The phone is king for internet browsing
It’s been a long time coming, but we are solidly in the mobile-first world. In 2019, Pew Research reported a large increase in the number of adults in the U.S. who use a smartphone as their primary device for accessing the internet. Surprisingly, the increase showed up in every age demographic. Depending on the age range of your target audience, a majority of website visitors are using a cellphone to check you out. And this change was logged before the pandemic!
“Mobile First” design has been a buzzword for a while, but now it seems more likely many visitors will ONLY see your website on mobile.
I’ve included the chart Pew helpfully provided almost two years ago in their report in this post. You can read the rest, but some highlights include:
- For 18-29 year-olds, a majority of users used their smartphones to browse the web more than any other device.
- Even 15% of the over 65 crowd said the same thing.
- And, again, that was before we were trapped in our homes doom-scrolling our way through most days.
What does that mean for your website?
If your website is not responsive — that is, if it doesn’t adjust its layout to fit different screen sizes and device types — then it needs to be ASAP. Until a few years ago, if your target audience was older adults in the US, you thought you were safe. Your users were likely to have a computer and prefer it over peering at a tiny phone screen. Now that assumption is plain wrong.
People targeting any demographic expect their websites will be viewed on mobile a lot. Website visitors may see your mobile site, struggle with it briefly, and click off, never to be seen again. Even if your audience is not “mobile only,” mobile-mainly visitors may be as problematic for websites.
Do a quick (or thorough) check
If you’ve been waiting to fix your mobile site, it’s time to make it happen. So how do you do that?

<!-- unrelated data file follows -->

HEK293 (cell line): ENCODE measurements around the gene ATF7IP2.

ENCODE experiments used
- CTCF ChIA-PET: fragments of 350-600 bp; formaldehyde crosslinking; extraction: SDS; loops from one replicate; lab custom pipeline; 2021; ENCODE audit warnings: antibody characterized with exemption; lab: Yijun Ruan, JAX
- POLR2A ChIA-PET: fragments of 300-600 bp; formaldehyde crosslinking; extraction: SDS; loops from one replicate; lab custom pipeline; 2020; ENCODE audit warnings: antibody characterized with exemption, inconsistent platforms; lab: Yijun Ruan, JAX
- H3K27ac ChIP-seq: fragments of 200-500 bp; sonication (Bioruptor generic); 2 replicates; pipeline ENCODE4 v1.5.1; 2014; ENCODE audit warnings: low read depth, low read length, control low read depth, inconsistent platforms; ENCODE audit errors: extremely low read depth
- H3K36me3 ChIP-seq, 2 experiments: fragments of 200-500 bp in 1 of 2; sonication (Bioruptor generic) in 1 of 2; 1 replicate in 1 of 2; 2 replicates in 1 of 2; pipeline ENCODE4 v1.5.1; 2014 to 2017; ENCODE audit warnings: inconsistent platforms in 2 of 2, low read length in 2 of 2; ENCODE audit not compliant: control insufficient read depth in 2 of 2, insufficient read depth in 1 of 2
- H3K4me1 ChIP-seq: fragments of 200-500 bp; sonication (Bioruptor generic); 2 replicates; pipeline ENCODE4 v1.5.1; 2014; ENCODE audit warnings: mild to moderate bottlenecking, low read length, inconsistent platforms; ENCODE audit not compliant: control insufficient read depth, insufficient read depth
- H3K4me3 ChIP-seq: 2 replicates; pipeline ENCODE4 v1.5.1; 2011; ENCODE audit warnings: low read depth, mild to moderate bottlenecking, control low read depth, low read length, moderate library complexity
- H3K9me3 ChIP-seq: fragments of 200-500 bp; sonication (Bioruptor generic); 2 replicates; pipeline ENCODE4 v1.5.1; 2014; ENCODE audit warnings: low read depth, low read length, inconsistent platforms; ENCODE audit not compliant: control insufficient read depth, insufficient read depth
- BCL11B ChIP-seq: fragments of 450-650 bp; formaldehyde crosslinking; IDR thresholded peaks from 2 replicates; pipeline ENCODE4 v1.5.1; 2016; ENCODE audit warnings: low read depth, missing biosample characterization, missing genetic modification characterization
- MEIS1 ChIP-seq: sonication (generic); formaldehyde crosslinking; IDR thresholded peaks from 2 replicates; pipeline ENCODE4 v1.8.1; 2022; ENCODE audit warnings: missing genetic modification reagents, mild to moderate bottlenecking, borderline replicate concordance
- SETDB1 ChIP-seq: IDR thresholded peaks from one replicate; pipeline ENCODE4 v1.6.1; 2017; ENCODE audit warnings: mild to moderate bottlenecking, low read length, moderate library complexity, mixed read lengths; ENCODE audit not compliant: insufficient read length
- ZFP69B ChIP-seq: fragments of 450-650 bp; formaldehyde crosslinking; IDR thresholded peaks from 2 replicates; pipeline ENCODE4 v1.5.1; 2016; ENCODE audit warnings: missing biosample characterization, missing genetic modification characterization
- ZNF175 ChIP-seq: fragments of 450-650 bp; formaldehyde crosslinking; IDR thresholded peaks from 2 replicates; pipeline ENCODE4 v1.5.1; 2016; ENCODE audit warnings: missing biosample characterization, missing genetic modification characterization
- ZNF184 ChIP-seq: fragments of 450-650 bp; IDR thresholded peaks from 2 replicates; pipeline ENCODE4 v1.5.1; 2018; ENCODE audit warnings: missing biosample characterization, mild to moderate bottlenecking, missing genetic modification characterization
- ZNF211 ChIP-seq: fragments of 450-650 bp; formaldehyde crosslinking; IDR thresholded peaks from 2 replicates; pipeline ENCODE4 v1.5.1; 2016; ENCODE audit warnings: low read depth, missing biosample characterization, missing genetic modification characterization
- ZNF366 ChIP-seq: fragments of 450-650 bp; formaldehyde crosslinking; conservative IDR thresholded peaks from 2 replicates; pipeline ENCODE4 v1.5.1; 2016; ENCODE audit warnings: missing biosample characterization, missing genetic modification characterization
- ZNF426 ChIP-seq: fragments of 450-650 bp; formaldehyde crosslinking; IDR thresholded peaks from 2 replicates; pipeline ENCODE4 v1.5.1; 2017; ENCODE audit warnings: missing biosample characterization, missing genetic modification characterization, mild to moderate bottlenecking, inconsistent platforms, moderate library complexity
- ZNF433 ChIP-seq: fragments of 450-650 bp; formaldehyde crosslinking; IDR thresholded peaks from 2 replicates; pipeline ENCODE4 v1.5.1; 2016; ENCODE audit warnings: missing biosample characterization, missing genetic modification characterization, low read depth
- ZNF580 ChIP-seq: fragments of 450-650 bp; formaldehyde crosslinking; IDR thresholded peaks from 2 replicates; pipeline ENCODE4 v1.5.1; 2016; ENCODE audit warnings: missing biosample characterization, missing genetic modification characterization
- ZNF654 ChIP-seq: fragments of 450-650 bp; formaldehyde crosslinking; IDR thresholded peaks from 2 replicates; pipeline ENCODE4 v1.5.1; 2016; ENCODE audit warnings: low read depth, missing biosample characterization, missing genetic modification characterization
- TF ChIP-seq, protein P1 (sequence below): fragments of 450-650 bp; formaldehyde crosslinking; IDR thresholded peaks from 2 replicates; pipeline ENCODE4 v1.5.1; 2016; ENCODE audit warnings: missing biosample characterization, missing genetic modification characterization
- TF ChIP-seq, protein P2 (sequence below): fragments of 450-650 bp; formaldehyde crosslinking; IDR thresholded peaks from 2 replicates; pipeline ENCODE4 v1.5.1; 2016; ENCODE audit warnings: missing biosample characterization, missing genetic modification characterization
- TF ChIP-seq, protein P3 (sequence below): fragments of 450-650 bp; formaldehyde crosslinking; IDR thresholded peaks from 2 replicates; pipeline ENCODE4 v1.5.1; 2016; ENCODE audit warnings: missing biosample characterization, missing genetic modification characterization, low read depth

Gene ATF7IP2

I recently did a big blog post about website testing, so you might already know I’m going to say “Test it!” You should and you should consider having other users pull up your site on your various devices. Click the buttons and links. Look at how the navigation and images look. If everything looks pretty good to you, you may be able to keep going as you have. If you see real issues, trust that your potential clients have as well. You should perform a thorough round of testing, and/or . . .
Consider a full refresh and redesign
If you website isn’t responsive already, it’s probably been a long time since you did a major design and content update. Maybe you should take the chance to do that now. Yes, it takes time, energy, and money. But the new website will probably not just look better to your clients but fresh to you.
Let me draw a simple, maybe silly, analogy: How do you feel when you buy a new coat or a pair of shoes? Your website is a big part of your public perception as much as a useful tool for outreach. A new coat or pair of shoes makes you look and feel more confident as much as it helps you get around town. Get that fresh-fashion feeling and take it into your strategy sessions and client meetings and marketing push. Who couldn’t use a little more energy to grow their organization’s outreach and engagement?
Talk to a professional
If you want a professional’s perspective, you know you can contact me any time. Or contact your preferred developer/designer. Don’t just sit with that feeling of guilt or shame; put your phone to work so you can fix it. It’s easier than ever to reach your users on mobile with that brand-new-coat energy.